New sites boost Mar del Plata’s screen count from 13 to 21, allowing the programming and sessions to breath, Catoggio said. The 21st screen will be on the beach, “a model we took to a certain extent from Cannes.”

In a departure, the Intl. Federation of Film Producers Associations (FIAPF), the fest regulator, will hold its annual meeting at Mar del Plata over fest’s first weekend.

Cancelled four times from 1954, but running every year since 1996, fest can now play off the energy and exponential growth of Latin American cinema in general and Argentina’s in particular. In 2014, Argentina punched a 17.8% national film market share, a modern record, thanks to “Wild Tales.” With $17.2 million through Oct. 25, Pablo Trapero’s “The Clan,” a Venice best director winner, is another reminder that one of the biggest film phenomena of modern times is the build of national film industries around the world. Mar del Plata affords an entry to many of its Argentine and Latin American players.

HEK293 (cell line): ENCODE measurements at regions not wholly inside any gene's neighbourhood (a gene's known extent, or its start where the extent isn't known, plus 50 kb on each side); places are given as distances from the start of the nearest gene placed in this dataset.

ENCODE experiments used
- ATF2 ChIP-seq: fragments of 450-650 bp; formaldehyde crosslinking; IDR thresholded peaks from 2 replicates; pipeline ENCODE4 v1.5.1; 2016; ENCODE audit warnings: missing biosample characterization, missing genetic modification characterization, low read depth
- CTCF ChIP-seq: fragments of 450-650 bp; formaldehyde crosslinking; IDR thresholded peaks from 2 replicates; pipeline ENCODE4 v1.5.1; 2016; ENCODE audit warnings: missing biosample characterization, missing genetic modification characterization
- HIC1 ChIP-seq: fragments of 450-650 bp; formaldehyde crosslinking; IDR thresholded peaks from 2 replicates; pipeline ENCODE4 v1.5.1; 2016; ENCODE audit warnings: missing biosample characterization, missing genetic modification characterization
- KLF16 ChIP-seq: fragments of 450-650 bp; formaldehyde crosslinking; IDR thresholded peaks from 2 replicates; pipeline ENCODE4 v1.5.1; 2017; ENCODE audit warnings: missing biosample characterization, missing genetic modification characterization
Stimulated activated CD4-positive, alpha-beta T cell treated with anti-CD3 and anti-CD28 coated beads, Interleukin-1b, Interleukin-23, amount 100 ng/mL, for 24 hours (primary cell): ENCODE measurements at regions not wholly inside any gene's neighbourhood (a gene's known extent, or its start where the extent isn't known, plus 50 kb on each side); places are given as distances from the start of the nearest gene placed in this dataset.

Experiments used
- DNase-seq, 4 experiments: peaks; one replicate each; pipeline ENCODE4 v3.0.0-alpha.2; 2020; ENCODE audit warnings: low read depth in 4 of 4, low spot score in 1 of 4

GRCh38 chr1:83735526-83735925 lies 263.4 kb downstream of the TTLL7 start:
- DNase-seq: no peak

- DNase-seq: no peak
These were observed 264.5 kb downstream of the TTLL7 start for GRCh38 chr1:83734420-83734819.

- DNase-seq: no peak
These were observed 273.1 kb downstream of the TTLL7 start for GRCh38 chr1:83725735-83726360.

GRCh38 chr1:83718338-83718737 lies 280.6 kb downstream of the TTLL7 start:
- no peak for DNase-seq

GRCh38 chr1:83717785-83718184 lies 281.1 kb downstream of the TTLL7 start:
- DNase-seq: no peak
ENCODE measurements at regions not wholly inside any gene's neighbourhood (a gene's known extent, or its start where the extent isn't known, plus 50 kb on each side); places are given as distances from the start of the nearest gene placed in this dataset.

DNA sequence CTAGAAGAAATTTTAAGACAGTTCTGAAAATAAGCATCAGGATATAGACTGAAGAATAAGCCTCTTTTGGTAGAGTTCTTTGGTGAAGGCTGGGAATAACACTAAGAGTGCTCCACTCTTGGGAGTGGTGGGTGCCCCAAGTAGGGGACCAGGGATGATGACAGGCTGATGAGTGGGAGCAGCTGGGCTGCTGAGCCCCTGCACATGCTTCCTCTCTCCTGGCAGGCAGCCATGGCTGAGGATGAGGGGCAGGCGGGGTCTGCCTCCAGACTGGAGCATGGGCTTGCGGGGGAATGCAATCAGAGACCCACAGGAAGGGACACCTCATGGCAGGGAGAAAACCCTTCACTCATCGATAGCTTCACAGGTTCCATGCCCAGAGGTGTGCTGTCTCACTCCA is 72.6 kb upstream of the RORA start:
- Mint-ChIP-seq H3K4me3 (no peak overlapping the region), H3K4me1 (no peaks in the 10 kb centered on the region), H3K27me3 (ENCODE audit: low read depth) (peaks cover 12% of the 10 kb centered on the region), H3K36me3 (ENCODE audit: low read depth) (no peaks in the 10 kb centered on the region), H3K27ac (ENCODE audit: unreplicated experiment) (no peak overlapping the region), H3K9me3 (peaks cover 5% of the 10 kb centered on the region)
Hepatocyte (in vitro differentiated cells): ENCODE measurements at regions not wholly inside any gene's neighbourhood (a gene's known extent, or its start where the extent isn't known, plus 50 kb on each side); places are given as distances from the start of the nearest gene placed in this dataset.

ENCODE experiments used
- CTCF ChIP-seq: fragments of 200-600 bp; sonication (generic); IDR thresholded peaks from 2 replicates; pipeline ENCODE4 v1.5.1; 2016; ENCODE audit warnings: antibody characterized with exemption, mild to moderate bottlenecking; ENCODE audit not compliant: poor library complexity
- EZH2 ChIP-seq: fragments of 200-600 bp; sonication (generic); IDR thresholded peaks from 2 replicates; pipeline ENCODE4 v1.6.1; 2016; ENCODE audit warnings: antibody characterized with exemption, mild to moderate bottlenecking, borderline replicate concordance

“Eva Doesn’t Sleep,” (Pablo Agüero, Argentina, France, Spain)

“Incident Light,” (Ariel Rotter, Argentina, Uruguay, France)

“Popular Mechanics,” (Alejandro Agresti, Argentina)

“Remember,” (Atom Egoyan, Canada)

“The Club,” (Pablo Larraín, Chile)

“Embrace of the Serpent,” (Ciro Guerra, Colombia, Venezuela, Argentina)

“Koza,” (Ivan Ostrochovsky, Slovakia, Czech Republic)

“The Apostate,” (Federico Veiroj, Spain, France, Uruguay)

“O Futebol,” (Sergio Oksman, Spain)

“The Island of Wind,” (Manuel Menchón Romero, Spain)